Overworking? What should this horse be doing?
Well bit of random thread but I have a 4 year old gyspy cob mare and my sister has a just turned 3 year old welsh sec d gelding..
The main point of my thread is to find other peoples opinions and see if im wrong...
To me a 3 year old should be introduced to tack, lead on roads, light hacks and not much more then turned away... My sister is w/t/c her boy everyday as well as lunging before, hacking out for quite long distances again at w/t/c, using side reins and spurs on him, and teaching him to jump/poles, and schooling quite a lot.
He's a very good boy and takes everything in his stride but to me shes pushing him way too far and Im trying to make her see.. She may not get the repurcusions as she'll sell him on but im sure it cant be doing him any good and its not people I care about. I dont want to see him injured:? He's mentally very immature and he still mouths etc.
I am only w/t my mare on hacks and only just starting to canter and teahcing her poles etc. She knows how to school w/t/ on a circle and halt to trot etc and im just teaching her to canter on a circle. She doesnt have much muscle so struggles to canter on a circle. My sisters 3 year old is just as not muscled but if he falls back into trot she sees that as him being naughty. Yes he may be being naughty but surely he may just be struggling to keep canter on a circle?
Id just like to see other peoples opinions. Whether im being way too overprotective or she's doing too much!
Also, I thought side reins should only be used for lunging, not riding. Am I wrong there? I dont use gadgets so I have no idea...
Well, there are a wide variety of opinions on how much riding at what age. I think it is perfectly fine to start two year olds and to put three year olds into serious training. Obviously all horses need to be watched carefully and not ridden beyond their physical ability. I have always waited a year longer on Arabians.
I do not believe in riding hard for hours and drilling 2 and 3 year olds, but I have no problem at all with teaching them to hold a canter, stop, turn, and do other maneuvers. We work cattle on 3 year olds and have prepared 3 year olds for reining and cowhorse futurities (where the horses are 3 1/2 to 3 3/4 years at show time.
A lot of these horses are sound and are shown in cutting and reining competition well into their teens and a 20 + cutting horse is not unusual, so I do not think it hurts them if they are trained reasonably.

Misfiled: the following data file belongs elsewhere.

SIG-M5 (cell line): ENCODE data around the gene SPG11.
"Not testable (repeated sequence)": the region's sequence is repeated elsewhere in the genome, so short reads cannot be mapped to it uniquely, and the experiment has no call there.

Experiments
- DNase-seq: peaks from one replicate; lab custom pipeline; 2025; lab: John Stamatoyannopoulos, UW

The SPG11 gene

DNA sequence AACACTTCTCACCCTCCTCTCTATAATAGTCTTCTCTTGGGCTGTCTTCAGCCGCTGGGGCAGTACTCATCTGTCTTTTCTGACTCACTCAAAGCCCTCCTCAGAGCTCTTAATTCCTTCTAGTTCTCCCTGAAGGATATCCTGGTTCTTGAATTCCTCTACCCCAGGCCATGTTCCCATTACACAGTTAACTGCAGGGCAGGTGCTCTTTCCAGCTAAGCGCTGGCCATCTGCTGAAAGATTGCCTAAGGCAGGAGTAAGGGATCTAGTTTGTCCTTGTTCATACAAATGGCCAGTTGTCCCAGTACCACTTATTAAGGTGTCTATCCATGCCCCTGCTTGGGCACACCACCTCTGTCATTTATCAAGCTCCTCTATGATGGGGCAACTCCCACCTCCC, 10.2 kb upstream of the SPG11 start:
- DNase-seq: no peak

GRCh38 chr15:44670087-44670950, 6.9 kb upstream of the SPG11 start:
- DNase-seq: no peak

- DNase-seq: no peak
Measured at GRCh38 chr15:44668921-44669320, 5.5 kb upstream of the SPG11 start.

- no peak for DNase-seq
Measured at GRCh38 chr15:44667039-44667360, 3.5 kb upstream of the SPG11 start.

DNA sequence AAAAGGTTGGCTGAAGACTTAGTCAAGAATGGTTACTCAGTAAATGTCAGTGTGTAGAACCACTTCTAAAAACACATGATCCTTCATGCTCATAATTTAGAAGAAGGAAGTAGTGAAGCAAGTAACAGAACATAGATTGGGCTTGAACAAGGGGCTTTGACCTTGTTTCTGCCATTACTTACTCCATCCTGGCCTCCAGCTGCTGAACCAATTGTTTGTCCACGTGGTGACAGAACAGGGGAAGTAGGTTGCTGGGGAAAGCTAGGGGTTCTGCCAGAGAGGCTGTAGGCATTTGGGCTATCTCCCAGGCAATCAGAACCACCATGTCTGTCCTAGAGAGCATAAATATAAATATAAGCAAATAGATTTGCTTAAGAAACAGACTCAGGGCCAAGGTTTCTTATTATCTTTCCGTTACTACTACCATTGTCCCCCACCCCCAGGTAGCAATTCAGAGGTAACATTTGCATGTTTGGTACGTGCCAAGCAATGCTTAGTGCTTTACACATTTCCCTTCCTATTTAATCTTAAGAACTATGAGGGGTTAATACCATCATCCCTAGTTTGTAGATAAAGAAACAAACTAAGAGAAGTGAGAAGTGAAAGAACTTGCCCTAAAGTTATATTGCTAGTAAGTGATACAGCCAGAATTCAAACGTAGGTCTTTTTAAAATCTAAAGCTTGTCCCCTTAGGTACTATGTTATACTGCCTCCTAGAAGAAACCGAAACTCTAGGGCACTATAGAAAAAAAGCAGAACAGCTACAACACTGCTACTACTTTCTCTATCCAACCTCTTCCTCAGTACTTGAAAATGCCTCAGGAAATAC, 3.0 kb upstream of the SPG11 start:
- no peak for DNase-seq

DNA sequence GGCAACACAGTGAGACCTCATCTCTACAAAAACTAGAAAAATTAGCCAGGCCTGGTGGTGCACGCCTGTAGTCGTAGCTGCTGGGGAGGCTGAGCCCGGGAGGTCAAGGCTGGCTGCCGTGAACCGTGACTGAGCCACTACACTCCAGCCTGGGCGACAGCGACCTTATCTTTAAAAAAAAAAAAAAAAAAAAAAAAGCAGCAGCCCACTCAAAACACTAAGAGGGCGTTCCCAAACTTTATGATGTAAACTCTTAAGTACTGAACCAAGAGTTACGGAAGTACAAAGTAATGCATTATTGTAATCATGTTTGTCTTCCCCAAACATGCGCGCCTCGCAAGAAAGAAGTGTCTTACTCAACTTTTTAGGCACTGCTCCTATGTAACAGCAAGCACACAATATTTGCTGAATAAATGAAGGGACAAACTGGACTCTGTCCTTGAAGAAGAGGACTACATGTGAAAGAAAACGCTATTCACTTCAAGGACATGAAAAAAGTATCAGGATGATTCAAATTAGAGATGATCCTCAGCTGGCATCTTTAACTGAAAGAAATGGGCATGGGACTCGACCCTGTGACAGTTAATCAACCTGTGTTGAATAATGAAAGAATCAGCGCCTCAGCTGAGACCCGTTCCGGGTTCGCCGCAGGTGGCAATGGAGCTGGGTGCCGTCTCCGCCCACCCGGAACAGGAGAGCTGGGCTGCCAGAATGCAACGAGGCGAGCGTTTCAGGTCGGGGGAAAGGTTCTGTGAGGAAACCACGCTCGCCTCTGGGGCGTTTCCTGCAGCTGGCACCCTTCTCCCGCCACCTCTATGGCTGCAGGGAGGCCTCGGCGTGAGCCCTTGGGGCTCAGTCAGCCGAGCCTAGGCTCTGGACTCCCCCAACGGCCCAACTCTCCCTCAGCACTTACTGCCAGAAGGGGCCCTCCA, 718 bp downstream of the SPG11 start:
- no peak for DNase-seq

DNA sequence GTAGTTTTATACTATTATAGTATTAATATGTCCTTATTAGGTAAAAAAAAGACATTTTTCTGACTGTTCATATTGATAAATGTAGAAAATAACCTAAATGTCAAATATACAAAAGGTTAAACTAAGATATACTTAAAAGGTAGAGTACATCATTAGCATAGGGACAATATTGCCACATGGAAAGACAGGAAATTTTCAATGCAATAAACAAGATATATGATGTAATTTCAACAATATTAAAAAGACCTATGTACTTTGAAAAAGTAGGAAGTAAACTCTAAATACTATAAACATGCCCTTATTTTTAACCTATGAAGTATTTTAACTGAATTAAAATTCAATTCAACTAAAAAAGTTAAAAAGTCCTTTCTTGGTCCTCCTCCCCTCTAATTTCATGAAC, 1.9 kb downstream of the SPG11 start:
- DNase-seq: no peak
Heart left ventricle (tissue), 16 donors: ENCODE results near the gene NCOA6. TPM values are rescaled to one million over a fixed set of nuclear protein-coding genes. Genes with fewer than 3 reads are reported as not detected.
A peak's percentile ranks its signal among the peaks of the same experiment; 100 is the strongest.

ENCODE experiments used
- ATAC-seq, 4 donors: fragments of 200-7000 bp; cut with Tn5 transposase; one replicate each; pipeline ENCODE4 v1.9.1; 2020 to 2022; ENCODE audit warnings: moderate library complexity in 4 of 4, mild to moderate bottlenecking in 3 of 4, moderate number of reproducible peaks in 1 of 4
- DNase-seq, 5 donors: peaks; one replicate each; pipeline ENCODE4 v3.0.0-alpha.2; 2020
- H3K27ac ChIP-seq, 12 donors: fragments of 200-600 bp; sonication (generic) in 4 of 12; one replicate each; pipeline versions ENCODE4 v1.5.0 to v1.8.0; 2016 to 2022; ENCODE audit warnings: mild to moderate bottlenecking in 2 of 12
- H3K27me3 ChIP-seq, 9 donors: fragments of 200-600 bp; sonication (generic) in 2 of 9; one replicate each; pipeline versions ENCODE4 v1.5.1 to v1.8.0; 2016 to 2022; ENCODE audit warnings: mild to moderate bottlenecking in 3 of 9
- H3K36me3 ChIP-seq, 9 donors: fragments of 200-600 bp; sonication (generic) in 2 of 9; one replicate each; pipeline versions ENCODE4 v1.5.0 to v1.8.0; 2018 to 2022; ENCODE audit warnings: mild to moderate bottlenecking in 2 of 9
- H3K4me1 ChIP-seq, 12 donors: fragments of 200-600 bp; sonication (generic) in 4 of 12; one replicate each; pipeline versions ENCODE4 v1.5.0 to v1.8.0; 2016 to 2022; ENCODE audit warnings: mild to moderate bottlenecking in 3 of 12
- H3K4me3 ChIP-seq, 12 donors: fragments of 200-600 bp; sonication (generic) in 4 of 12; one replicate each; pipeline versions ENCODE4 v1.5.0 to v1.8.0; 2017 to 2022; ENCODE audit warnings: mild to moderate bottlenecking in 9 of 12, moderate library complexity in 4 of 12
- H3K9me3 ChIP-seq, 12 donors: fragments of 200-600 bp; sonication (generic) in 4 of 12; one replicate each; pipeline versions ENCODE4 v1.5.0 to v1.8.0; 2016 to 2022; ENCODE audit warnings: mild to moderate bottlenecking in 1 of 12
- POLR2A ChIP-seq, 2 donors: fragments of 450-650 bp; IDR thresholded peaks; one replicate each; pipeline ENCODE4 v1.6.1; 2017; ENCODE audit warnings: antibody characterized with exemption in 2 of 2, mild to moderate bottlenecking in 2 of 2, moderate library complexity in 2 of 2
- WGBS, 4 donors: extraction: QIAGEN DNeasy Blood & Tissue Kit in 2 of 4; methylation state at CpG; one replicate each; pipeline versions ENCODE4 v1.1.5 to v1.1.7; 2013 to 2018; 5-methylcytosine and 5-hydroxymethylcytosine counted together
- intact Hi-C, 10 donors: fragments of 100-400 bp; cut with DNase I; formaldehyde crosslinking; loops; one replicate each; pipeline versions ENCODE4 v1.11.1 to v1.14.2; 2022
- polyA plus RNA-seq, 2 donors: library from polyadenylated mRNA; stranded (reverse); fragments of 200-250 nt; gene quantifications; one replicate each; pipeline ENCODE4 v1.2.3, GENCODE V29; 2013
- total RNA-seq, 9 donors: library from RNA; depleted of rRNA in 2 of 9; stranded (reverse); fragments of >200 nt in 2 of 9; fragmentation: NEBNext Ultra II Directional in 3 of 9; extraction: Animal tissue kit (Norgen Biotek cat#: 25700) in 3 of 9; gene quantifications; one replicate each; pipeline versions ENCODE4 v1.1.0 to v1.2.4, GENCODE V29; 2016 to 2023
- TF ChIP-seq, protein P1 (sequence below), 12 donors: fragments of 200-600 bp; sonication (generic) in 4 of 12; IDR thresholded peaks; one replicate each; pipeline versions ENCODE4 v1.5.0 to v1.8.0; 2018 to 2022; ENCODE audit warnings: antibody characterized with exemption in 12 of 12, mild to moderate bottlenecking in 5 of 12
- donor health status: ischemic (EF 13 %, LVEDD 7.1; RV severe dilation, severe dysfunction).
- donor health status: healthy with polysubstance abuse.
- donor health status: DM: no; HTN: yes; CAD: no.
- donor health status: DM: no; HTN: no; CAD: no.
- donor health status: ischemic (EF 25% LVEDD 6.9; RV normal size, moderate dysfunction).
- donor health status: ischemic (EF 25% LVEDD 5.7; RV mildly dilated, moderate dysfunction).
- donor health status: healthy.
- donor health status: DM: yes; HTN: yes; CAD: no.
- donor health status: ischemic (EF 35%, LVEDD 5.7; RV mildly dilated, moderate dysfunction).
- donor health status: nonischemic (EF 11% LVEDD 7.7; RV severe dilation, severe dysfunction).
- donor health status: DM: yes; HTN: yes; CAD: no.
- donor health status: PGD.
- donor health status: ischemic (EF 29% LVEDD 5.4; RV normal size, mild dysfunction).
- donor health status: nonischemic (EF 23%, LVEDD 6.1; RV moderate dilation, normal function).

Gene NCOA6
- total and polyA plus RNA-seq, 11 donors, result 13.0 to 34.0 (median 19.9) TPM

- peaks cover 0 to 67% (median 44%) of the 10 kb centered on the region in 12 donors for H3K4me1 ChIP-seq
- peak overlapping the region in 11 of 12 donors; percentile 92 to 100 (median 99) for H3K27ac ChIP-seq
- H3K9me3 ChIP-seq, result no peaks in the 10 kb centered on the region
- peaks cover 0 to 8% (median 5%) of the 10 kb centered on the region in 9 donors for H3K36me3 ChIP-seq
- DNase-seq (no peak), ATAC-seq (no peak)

It has also been shown that horses that are used and ridden at two actually develop better bone and hooves than horses that just stand around. I personally prefer training horses that have grown up running out in big pastures. I prefer rough uneven ground. The most difficult horses to 'leg up' and keep sound are horses that are stall or pen raised. They just do not develop the quality of bone that horses develop that run out. They 'pop' splints easier and get sore much more quickly than horses that run out.
As for the side reins --- they are a poor crutch at best and can be a death trap at worst for a ridden horse. It is far better to get proper head carriage through correct use of reins and by using leg pressure to 'drive' the horse into the bit rather than to use gimmicks like draw reins, side reins, Geman martingales, etc. JMHO.
Personaly I think she is pushing to hard also. The horse is only 3! Give him a break. If the horse takes it then that's fine but their bones are still growing so it may hurt and be bad for his legs and back! I always get worried about that.
Side reins are good for riding when you first start your horse. That way they still know where to be and how to carry the riders weight. That is a VERY good thing riding with side reins. It keeps the horse on the bit and soft in the jaw. Once you take them off you just need to be skilled enough to make the horse not hard in the jaw but that's another thing. ;)
Anyway yes I think the horse is getting pushed to hard. I just get worried about the horses bones. I think the side reins should stay on because it will help not hurt the horses back! Good luck message me if you want more info because I have started ALOT of young horses so I would LOVE to help(: